Club Sets and Fodor's Lemma

Jun 2014
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I'm trying to obtain a better understanding of what a club set is to get started. I understand what it means for a set to be unbounded with respect to a limit ordinal $\kappa$, but I'm having trouble grasping what it means for a set to be closed in $\kappa$:

https://en.wikipedia.org/wiki/Club_set

"If $\kappa$ is a limit ordinal, then $C \subseteq \kappa$ is closed if and only if for every $\alpha < \kappa$, if $sup(C \cap \alpha) = \alpha \neq 0$, then $\alpha \in C$."

According to Noah Schweber here both $\{evens\}$ and $\{odds\}$ are club in $\omega$.

According to Wiki, the set of countable limit ordinals is club with respect to $\omega_1$.

Question:

How is it that $\{evens\}$ and $\{odds\}$ are closed in $\omega$ as Noah states? We have $sup(\alpha) = \alpha - 1$ for any $\alpha < \omega$, so I don't understand how $sup(C \cap \alpha) = \alpha \neq 0$ could hold true for any $\alpha < \omega$.
 
Oct 2009
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367
I'm trying to obtain a better understanding of what a club set is to get started. I understand what it means for a set to be unbounded with respect to a limit ordinal $\kappa$, but I'm having trouble grasping what it means for a set to be closed in $\kappa$:

https://en.wikipedia.org/wiki/Club_set

"If $\kappa$ is a limit ordinal, then $C \subseteq \kappa$ is closed if and only if for every $\alpha < \kappa$, if $sup(C \cap \alpha) = \alpha \neq 0$, then $\alpha \in C$."

According to Noah Schweber here both $\{evens\}$ and $\{odds\}$ are club in $\omega$.

According to Wiki, the set of countable limit ordinals is club with respect to $\omega_1$.

Question:

How is it that $\{evens\}$ and $\{odds\}$ are closed in $\omega$ as Noah states? We have $sup(\alpha) = \alpha - 1$ for any $\alpha < \omega$, so I don't understand how $sup(C \cap \alpha) = \alpha \neq 0$ could hold true for any $\alpha < \omega$.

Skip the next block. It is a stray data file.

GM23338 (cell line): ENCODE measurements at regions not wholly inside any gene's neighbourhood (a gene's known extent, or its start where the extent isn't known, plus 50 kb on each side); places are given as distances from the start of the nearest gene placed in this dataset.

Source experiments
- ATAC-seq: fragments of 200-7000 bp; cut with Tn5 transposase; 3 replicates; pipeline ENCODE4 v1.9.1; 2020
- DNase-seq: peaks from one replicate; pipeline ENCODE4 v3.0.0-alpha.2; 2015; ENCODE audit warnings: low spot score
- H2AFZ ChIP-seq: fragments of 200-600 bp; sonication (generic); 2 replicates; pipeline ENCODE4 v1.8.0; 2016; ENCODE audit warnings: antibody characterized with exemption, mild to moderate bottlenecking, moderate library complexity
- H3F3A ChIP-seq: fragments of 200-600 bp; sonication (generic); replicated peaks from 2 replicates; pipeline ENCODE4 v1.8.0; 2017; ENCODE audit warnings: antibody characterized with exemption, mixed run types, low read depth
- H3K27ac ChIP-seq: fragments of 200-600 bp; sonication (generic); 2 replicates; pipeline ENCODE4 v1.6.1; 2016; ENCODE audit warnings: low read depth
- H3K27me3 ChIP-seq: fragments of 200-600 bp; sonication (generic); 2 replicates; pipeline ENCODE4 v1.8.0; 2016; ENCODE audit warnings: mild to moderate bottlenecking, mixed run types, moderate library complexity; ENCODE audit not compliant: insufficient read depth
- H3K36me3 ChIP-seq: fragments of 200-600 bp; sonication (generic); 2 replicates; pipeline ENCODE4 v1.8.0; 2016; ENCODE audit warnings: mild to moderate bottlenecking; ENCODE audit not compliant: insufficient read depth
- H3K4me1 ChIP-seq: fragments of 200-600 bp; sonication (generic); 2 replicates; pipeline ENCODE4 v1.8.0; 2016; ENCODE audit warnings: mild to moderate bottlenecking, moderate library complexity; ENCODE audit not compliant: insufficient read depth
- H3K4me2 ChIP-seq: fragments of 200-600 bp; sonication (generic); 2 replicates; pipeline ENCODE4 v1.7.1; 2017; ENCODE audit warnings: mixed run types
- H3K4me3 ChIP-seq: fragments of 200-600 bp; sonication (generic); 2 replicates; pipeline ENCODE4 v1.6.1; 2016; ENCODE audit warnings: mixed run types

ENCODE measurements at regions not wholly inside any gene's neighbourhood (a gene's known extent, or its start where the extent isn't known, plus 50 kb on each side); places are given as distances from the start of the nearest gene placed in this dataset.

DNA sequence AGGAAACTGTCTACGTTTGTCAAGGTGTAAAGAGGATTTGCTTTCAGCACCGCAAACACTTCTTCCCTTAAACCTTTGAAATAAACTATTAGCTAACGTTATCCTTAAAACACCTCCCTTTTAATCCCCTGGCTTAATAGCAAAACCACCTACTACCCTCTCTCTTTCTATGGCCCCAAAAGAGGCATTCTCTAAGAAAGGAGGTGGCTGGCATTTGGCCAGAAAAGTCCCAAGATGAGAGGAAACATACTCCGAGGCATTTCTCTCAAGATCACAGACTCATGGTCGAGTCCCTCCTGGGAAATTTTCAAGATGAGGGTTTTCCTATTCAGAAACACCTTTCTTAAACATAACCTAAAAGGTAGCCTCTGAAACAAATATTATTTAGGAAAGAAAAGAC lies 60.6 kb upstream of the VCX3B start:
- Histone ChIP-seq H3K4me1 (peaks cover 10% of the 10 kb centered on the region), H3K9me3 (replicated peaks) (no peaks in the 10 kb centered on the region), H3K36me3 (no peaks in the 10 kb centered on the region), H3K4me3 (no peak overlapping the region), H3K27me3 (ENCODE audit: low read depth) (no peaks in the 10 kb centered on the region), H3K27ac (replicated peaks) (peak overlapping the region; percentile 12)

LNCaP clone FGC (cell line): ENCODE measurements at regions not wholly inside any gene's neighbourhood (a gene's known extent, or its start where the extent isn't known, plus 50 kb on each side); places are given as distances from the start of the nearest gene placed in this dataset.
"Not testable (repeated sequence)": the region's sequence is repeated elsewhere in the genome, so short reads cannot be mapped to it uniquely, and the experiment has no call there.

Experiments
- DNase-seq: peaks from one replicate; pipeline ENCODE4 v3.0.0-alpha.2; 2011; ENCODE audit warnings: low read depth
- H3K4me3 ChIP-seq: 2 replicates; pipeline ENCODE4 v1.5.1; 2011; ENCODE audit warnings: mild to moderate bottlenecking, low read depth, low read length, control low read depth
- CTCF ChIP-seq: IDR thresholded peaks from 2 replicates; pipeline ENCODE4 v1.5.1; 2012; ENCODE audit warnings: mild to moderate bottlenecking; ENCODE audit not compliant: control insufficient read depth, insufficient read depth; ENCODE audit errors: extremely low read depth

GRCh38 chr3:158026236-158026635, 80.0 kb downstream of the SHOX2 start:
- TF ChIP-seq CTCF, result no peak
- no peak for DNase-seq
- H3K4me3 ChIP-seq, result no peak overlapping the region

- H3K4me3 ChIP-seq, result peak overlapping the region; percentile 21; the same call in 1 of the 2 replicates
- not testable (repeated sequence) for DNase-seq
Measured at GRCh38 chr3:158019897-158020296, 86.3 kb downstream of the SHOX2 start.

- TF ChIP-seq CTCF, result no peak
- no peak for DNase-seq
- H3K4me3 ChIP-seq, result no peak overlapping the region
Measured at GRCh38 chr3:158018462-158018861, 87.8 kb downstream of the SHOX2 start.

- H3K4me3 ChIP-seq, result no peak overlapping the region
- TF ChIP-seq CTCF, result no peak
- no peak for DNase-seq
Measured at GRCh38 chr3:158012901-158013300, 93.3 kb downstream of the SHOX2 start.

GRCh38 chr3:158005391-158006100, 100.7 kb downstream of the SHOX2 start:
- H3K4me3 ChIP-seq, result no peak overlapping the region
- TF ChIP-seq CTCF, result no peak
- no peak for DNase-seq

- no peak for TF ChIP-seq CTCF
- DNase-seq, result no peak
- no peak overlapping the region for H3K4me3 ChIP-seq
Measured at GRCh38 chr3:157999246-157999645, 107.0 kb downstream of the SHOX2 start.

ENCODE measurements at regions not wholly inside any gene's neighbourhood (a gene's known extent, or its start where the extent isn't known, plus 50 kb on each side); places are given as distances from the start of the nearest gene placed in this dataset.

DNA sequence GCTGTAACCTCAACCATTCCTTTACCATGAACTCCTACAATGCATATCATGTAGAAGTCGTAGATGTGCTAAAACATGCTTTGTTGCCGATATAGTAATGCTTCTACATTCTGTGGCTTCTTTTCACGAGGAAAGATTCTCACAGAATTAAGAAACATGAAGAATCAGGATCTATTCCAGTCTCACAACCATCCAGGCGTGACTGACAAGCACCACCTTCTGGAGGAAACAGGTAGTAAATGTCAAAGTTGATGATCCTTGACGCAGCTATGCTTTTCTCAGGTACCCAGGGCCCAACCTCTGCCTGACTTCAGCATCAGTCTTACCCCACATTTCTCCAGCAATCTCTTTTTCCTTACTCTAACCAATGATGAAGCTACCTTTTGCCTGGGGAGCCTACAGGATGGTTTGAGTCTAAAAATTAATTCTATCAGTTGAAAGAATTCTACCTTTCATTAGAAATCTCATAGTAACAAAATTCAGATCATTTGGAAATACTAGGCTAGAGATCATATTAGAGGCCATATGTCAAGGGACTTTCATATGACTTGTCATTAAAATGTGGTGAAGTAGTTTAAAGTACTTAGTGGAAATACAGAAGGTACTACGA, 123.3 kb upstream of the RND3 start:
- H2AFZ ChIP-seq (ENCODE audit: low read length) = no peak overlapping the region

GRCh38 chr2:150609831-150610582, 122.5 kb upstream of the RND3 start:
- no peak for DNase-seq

Yep, so it is a vacuous condition that always holds. Any subset of $\omega$ is closed.
 
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Jun 2014
650
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Got it. Thank you.

With respect to Fodor's lemma:

If $(C_{\alpha})_{\alpha < \omega_1}$ is a sequence of club sets, the diagonal intersection $C = \Delta_{\alpha < \omega_1}C_{\alpha}$ is itself a club set.

Fodor's lemma hinges on the diagonal intersection of the club sets being another (uncountable) club set (given the uncountable cofinality of $\omega_1$).

I believe I am then correct to state, equivalently, that the least element of $C$ is equal to the least common fixed point between some sequence of normal functions $(f_{\alpha})_{\alpha < \omega_1}$ where the range of each $f_{\alpha}$ is equal to $C_{\alpha}$. I say this because each club set is itself just the range of some normal function that will inevitably have a fixed point and the diagonal intersection is the intersection of all the common fixed points, correct?

The uncountable cofinality of $\omega_1$ is what keeps the theory from being trivial, but is it also what allows us to assert that the least common fixed point of the functions $(f_{\alpha})_{\alpha < \omega_1}$ must be countable? In other words, do we know the least common fixed point must always be countable or is it possible, absent our notion of cofinality, that the least common fixed point could actually be $\omega_1$ itself?
 
Aug 2012
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Got it. Thank you.
I fail to understand that. In fact I came here tonight to post in support of your point that the $\sup$ of a finite ordinal (ie natural number) $\alpha$ is $\alpha - 1$. I came here to confess that I too am a little bit confused on that exact point.

Then @[email protected] posted a response that did not address this point and you responded by saying that @[email protected]'s response was satisfactory to you.

So I'm confused. Let me lay out my own confusion.